T cells that will target other types of cancer, including some
types of non-Hodgkin lymphoma, multiple myeloma, and
some solid tumors (140, 141). This research is in the very
early stages, but there are promising signs that CAR T–cell
therapies will emerge as a viable treatment option in the
future for patients with a variety of cancer types.
Another way to boost the killing power of the immune
system is with therapeutic cancer vaccines. These
immunotherapeutics train a patient’s T cells, while they
are inside the patient’s body, to recognize and destroy the
patient’s cancer cells. One therapeutic cancer vaccine,
sipuleucel-T (Provenge), has been available since 2011 for
the treatment of some patients with prostate cancer, but
there are many therapeutic cancer vaccines now being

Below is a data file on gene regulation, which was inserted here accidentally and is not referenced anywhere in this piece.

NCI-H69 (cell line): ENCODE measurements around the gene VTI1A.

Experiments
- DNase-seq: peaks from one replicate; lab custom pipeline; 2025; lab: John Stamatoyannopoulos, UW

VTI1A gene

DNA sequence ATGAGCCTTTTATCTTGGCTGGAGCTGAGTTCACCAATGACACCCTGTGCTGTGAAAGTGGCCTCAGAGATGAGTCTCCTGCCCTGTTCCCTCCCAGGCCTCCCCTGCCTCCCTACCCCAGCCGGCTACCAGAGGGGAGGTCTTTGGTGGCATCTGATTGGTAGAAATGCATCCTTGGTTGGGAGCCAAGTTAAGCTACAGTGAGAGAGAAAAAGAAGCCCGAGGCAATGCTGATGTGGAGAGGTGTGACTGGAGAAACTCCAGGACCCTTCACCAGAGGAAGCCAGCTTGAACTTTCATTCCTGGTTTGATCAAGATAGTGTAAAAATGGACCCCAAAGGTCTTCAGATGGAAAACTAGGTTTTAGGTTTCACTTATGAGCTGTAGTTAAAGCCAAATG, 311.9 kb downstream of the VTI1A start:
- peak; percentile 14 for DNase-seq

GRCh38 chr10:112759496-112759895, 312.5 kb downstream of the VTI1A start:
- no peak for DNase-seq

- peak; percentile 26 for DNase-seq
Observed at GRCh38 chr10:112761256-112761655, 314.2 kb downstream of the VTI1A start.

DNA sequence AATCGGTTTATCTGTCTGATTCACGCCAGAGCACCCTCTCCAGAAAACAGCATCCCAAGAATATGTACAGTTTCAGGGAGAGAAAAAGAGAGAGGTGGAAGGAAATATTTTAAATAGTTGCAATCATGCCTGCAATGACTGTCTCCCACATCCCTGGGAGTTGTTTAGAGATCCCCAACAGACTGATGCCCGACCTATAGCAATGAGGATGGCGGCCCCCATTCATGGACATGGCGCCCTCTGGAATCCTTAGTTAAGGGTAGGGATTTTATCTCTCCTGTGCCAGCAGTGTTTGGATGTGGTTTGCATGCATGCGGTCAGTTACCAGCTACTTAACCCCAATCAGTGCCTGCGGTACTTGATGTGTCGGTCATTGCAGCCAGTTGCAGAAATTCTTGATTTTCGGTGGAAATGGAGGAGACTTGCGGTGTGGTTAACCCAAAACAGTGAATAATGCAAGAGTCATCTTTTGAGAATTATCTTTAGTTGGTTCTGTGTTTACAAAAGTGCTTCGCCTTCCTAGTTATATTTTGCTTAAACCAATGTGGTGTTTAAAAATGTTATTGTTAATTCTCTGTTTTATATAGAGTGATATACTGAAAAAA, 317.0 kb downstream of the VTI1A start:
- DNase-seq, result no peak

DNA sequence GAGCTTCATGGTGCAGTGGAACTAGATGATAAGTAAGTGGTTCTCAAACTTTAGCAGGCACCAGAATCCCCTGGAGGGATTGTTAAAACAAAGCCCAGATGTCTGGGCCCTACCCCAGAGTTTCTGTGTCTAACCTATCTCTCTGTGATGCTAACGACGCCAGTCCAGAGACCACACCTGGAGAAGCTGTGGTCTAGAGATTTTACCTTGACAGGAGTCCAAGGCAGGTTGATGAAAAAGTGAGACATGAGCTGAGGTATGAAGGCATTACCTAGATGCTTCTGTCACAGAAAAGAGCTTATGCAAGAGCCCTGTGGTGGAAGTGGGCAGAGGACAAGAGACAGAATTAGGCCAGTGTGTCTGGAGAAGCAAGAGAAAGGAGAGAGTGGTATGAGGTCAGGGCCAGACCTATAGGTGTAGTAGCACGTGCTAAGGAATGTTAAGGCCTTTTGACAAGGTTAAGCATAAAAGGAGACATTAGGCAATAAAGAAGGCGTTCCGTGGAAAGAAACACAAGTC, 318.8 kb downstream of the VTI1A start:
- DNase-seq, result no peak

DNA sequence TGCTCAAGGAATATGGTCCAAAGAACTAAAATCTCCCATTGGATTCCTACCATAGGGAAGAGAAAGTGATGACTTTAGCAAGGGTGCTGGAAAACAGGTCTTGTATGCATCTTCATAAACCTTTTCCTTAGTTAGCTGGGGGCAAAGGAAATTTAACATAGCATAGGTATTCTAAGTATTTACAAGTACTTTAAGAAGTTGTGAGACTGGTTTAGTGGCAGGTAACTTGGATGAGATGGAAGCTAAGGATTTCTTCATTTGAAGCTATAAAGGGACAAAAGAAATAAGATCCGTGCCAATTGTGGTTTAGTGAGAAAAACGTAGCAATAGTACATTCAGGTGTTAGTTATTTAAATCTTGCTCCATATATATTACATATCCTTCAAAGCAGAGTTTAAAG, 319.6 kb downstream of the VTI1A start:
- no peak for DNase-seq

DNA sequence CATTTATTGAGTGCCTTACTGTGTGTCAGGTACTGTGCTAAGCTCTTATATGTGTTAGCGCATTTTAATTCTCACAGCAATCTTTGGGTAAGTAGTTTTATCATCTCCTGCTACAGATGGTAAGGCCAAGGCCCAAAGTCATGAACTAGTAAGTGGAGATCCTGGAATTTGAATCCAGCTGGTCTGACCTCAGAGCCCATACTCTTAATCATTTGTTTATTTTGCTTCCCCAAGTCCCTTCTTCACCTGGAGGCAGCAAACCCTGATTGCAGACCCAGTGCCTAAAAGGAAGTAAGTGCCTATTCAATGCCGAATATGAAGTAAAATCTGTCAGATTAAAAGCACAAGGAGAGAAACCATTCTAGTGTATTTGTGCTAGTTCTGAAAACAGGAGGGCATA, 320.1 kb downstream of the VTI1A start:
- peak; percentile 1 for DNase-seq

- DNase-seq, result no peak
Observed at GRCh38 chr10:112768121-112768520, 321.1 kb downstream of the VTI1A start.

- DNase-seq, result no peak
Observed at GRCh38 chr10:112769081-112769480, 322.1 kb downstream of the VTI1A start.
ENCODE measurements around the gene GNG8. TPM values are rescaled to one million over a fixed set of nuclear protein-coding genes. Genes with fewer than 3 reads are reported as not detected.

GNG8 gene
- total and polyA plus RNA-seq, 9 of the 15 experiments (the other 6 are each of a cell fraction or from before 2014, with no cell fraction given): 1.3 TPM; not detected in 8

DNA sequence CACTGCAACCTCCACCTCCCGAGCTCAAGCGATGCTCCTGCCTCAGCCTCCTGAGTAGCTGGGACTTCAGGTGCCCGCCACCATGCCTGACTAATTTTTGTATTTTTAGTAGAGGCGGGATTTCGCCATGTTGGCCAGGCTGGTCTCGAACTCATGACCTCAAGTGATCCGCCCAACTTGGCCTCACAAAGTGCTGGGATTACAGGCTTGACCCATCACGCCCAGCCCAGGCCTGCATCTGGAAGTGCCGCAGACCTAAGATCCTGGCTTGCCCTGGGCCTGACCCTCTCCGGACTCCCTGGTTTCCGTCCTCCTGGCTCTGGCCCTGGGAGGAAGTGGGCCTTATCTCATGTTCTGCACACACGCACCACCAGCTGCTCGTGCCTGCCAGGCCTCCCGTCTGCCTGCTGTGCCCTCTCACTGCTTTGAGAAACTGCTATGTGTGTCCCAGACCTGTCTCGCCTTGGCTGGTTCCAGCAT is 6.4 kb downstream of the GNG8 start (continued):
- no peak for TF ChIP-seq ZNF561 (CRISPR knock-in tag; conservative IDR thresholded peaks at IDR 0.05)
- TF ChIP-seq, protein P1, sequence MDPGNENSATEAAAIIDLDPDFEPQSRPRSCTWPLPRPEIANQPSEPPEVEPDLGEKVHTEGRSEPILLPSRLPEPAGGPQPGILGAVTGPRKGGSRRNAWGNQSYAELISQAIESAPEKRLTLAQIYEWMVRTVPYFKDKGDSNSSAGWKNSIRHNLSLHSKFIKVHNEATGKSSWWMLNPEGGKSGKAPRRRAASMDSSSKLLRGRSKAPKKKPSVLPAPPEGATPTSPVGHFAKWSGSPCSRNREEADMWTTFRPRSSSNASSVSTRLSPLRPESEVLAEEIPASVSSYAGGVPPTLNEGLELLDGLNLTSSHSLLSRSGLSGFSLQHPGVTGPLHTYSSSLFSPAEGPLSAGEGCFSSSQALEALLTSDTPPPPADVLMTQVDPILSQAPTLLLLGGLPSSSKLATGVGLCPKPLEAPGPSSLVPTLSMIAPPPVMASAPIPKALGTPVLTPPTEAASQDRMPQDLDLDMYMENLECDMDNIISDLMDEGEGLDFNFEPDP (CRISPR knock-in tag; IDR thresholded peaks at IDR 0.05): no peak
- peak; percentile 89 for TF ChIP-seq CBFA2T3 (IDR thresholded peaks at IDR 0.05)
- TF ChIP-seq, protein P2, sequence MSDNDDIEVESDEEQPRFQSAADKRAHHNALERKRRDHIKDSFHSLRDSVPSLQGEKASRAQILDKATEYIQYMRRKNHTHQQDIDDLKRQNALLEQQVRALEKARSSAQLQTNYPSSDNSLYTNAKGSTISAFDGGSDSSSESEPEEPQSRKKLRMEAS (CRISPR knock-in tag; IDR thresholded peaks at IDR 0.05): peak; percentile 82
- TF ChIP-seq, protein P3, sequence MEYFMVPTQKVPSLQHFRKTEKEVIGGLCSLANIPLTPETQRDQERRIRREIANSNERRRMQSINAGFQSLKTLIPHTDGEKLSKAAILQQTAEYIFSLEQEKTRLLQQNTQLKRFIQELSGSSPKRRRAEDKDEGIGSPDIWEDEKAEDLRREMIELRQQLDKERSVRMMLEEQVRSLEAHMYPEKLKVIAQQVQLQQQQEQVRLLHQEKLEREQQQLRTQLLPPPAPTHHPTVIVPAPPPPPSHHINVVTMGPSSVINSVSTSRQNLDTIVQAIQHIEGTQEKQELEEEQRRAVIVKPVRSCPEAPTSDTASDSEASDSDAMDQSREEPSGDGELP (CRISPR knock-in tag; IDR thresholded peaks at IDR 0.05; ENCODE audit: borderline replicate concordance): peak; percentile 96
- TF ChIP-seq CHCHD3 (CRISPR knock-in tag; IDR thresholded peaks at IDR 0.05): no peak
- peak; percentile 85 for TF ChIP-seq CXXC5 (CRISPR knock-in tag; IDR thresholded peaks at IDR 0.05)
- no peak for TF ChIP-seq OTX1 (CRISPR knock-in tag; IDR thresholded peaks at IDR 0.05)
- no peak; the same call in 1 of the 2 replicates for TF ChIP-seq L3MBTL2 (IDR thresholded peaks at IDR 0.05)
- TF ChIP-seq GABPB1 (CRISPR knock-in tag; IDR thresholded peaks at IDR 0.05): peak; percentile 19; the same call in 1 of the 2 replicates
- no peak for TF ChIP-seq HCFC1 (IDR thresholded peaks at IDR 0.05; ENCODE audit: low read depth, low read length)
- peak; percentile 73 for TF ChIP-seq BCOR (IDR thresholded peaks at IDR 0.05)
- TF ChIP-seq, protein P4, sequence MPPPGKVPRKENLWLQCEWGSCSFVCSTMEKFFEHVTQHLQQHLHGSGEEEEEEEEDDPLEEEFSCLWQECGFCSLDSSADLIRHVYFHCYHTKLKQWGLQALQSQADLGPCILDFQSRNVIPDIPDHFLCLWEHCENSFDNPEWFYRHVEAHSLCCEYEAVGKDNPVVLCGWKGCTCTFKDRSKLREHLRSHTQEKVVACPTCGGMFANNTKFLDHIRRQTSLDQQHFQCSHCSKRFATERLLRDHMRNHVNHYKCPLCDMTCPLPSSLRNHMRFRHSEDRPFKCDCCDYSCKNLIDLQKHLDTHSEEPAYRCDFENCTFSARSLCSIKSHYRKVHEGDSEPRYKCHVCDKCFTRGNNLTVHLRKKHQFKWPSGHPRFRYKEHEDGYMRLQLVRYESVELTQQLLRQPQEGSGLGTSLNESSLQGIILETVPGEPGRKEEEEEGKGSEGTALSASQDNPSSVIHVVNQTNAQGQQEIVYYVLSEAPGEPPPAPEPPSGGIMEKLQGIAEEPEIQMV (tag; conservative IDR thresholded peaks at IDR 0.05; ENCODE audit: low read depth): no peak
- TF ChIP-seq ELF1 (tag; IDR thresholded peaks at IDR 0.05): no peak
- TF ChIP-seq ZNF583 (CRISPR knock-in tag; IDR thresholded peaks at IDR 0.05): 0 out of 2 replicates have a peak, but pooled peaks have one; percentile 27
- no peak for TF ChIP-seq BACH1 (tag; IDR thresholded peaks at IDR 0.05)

tested in clinical trials, although results are not currently
available for most of these vaccines.
One clinical trial that has recently reported results found
that a combination of two therapeutic cancer vaccines,
CRS-207 and GVAX Pancreas, extended survival for
patients with advanced pancreatic cancer (142), and this
combination of immunotherapeutics has been granted
breakthrough therapy designation by the FDA for the
treatment of this deadly condition.
Directing the Immune System to Cancer Cells
An immune cell must find a cancer cell before it can destroy
it. Many therapeutic antibodies that have been approved by
the FDA for the treatment of various types of cancer (see
Appendix Table 1, p. 122) work, at least in part, by helping
immune cells find cancer cells. The most recent therapeutic
antibody to be added to this group of immunotherapeutics
is dinutuximab (Unituxin), which works by attaching to a
protein, GD2, on neuroblastoma cells and flagging them
for immune cells, which upon attaching to another part of
dinutuximab are triggered to destroy the neuroblastoma cells.
Dinutuximab, which was previously called ch14.18, was
approved by the FDA in March 2015 for treating children
with high-risk neuroblastoma that has progressed after
responding to prior treatments. The approval was based
of patients with advanced
pancreatic cancer survive
five years after diagnosis ( 6).